Mental Hospital Being Investigated After Abuse Allegations Surface
Thirty-one staff members at Connecticut’s only maximum-security psychiatric hospital, Whiting Forensic Division hospital in Middletown, have been suspended and nine have been arrested in connection with abuse allegations. More arrests are expected to be made shortly as the facility continues to be investigated, according to police. Whiting is part of Connecticut Valley Hospital, which is maintained by the state Department of Mental Health and Addiction Services. There are 106 beds at the facility in the maximum-security area and an additional 141 beds in “enhanced security”.
“It’s really incomprehensible that this could happen in this day and age,” said Senator Heather Somers, a Republican. “It’s like something out of a Stephen King novel. I think it’s very important that we, as legislators, get to the bottom of this. If you are put in the state’s care, you should be cared for. You shouldn’t be tormented.”
Alleged incidents include placing a diaper over a patient’s head, throwing food at him, placing a mop on his head and pouring water over him, adding salt in his coffee, and kicking him. And, current and former staff members and patients’ relatives are coming forward with many other accounts.
Somers said some of their allegations include staff abusing patients, disobeying doctors’ orders and forging of doctors’ signatures. The nine arrested were charged with cruelty to persons and disorderly conduct. The other 31 suspended either took part in the abuse or knew about it and failed to report it. They face the possibility of being terminated from their positions and losing their licenses.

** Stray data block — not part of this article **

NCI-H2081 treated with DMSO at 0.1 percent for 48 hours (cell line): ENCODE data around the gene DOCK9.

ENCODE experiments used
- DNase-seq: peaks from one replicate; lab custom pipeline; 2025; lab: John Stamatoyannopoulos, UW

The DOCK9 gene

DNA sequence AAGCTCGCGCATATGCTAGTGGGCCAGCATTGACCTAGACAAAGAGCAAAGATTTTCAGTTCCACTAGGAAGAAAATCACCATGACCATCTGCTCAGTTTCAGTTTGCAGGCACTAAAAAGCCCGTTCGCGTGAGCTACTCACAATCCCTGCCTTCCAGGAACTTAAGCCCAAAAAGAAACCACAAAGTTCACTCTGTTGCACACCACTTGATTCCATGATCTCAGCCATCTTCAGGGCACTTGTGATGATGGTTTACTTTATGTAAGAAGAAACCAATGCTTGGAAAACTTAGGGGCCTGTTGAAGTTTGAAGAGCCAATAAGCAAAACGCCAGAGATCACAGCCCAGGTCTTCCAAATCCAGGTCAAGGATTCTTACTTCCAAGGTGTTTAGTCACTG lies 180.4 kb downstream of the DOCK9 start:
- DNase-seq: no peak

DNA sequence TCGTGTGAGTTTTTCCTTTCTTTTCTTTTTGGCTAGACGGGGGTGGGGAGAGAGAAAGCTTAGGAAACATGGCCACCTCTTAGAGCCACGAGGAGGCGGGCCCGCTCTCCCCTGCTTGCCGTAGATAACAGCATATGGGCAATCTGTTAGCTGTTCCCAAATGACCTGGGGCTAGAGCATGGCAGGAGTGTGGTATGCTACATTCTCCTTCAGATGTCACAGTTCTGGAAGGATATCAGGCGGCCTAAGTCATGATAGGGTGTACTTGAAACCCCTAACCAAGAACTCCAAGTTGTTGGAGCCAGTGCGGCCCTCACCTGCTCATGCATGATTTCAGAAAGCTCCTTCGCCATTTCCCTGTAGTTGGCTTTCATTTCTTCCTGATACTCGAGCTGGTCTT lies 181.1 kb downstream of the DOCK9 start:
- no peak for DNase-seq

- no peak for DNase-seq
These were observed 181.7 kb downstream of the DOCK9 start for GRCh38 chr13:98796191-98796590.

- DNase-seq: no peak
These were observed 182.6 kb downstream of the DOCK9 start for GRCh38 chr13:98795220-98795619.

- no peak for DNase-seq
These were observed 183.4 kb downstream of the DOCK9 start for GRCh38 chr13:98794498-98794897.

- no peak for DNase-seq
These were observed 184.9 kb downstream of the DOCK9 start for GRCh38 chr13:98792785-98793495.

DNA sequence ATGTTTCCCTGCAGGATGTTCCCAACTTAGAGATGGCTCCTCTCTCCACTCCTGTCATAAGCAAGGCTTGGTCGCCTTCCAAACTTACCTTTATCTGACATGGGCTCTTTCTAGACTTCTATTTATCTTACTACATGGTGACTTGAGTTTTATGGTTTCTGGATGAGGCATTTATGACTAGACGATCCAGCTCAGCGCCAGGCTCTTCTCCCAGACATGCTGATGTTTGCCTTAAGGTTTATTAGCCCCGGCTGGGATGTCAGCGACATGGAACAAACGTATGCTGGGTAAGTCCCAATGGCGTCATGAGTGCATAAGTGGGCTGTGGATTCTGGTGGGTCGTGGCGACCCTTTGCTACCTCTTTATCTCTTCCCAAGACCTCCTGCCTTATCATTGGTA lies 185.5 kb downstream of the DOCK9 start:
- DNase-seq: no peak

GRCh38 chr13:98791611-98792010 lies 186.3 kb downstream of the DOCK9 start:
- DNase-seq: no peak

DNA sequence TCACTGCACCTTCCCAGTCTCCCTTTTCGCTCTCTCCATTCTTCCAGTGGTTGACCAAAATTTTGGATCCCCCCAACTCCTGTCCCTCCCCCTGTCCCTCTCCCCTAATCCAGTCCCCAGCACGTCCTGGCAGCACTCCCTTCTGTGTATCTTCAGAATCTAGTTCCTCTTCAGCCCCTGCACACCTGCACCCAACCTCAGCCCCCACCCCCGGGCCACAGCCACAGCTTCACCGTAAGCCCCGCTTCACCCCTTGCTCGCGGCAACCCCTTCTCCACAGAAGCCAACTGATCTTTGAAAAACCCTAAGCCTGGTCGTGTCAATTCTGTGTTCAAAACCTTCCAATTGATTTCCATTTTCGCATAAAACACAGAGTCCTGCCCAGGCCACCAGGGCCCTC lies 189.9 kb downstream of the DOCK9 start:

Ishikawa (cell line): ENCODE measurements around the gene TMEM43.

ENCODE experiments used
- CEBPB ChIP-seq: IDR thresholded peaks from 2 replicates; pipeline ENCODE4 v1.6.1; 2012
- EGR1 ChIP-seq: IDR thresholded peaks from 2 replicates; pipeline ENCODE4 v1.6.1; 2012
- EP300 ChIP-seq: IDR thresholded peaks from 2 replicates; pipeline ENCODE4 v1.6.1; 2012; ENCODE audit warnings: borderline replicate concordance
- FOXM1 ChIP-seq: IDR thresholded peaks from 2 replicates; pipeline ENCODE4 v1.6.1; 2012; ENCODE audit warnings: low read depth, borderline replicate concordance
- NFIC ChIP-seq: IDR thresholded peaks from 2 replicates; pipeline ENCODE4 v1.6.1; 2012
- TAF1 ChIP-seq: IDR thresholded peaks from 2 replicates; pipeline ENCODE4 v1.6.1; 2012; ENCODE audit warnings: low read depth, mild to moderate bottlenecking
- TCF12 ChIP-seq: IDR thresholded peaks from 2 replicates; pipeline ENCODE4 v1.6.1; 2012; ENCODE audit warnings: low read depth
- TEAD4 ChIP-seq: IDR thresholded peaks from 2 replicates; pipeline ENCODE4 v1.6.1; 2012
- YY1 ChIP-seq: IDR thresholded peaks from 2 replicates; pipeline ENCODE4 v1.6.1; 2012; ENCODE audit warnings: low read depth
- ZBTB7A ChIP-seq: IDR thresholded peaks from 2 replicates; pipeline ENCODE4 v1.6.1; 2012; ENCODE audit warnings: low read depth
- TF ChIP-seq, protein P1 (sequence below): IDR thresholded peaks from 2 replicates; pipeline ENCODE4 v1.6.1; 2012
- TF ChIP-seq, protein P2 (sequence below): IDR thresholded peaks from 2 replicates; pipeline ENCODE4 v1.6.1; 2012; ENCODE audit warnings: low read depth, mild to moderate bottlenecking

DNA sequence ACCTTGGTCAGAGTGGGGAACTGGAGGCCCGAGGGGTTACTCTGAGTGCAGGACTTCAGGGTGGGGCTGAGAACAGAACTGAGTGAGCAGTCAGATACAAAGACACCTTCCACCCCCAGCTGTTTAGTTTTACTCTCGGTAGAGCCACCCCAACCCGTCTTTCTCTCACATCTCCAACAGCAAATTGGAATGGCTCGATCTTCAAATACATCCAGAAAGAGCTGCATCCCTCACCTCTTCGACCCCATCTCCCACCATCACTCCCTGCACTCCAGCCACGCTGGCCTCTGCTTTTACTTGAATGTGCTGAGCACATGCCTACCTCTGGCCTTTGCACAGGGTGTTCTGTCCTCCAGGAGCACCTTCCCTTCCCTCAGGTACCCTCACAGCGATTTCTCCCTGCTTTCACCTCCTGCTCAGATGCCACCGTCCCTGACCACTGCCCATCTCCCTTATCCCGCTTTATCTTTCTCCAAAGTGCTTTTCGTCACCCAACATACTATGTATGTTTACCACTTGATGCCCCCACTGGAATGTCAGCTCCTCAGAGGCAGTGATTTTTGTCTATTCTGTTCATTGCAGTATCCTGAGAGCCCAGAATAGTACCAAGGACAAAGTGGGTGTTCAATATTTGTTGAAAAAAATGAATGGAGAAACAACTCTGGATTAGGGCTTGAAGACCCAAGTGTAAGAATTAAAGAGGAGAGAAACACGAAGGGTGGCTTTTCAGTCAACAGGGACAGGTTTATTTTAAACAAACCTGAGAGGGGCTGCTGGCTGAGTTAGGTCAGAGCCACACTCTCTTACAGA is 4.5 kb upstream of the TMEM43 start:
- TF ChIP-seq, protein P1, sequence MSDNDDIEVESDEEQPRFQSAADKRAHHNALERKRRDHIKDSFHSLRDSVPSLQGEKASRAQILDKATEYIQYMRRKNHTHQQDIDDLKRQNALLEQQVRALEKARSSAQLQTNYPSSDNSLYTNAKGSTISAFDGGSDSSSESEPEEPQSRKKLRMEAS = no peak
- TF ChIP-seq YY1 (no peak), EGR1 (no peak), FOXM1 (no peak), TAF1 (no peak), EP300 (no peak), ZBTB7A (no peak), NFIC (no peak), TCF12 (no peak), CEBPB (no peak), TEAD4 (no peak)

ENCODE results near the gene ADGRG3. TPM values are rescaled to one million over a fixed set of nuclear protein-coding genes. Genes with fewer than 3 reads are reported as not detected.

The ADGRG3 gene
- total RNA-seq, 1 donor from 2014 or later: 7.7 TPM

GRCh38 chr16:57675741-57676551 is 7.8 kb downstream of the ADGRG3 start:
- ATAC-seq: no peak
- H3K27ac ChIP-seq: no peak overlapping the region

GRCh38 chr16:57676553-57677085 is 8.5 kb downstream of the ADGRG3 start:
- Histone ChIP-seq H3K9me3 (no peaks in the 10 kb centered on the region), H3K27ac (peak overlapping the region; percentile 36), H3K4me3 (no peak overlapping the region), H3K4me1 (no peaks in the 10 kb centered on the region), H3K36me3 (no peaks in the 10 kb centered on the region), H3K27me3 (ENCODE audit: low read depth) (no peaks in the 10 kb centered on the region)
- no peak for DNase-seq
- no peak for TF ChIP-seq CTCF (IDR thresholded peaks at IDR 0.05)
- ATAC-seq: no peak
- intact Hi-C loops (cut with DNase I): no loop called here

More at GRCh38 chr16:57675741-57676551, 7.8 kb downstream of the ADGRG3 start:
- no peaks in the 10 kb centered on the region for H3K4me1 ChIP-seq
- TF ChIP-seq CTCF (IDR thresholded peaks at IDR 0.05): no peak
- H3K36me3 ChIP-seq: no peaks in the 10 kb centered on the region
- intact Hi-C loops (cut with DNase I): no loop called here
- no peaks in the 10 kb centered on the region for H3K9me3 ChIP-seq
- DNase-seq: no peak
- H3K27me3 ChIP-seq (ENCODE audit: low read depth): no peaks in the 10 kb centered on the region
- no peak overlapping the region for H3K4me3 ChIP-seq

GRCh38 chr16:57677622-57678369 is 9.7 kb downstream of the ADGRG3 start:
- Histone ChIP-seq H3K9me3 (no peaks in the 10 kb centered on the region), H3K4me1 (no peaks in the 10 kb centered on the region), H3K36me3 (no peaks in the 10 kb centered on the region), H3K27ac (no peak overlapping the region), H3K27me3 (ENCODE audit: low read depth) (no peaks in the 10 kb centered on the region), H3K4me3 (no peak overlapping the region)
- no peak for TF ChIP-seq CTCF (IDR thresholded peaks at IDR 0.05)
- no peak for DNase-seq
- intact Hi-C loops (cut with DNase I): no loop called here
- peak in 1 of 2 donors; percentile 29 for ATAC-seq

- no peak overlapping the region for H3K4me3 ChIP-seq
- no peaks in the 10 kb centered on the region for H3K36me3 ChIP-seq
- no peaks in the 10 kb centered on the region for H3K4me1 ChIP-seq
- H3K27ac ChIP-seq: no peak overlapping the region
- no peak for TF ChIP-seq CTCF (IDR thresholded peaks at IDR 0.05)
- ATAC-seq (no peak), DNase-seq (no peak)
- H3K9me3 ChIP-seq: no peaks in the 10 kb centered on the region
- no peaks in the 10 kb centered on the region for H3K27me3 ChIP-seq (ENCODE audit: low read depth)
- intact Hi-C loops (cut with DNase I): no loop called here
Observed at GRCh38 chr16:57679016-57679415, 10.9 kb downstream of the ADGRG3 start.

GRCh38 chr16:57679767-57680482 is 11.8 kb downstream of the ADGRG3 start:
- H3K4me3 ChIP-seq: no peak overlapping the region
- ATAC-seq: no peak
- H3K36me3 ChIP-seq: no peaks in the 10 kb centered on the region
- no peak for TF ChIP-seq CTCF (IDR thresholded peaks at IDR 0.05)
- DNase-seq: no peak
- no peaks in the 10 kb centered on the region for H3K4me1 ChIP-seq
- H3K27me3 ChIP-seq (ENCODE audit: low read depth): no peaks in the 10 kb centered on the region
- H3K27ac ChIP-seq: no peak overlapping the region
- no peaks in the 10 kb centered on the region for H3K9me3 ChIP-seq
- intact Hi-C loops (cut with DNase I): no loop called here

The abuse came to the forefront after the state Department of Public Health found one of the residents, a 62-year-old male, to have been kicked, jabbed, poked at and taunted by staff members over a significant period of time. The federal Centers for Medicare & Medicaid Services asked that Whiting be investigated following a whistleblower complaint. Some of the abuse was later found to have been recorded by surveillance cameras.
The 62-year-old patient was committed to the hospital back in 1995 after being acquitted by reason of mental disease in the murder of his father, according to his court-appointed co-conservator, Karen Kangas. The man was diagnosed with schizoaffective disorder and autism spectrum disorder. “He’s been traumatized,” Kangas said. “That’s not how we should be treated when we have cancer, and it should not be how we’re treated when we have mental illnesses. I just couldn’t imagine that this all went on.”
The Department of Mental Health and Addiction Services said it would “do whatever is necessary to prevent future incidents” in a statement. District 1199 of the Service Employees International Union, the Whiting’s workers’ labor union, released a statement of its own indicating patient abuse is unacceptable. The union is calling for new management, better training, and more staff as the hospital’s services continue to be investigated.
Brian Woolf, attorney for one of the staff members who was arrested, forensic head nurse Mark Cusson, said, “We have information from a variety of sources that this patient was an extremely difficult patient and some of the actions they took were justified.” His client is shocked by his arrest and they plan to defend their position.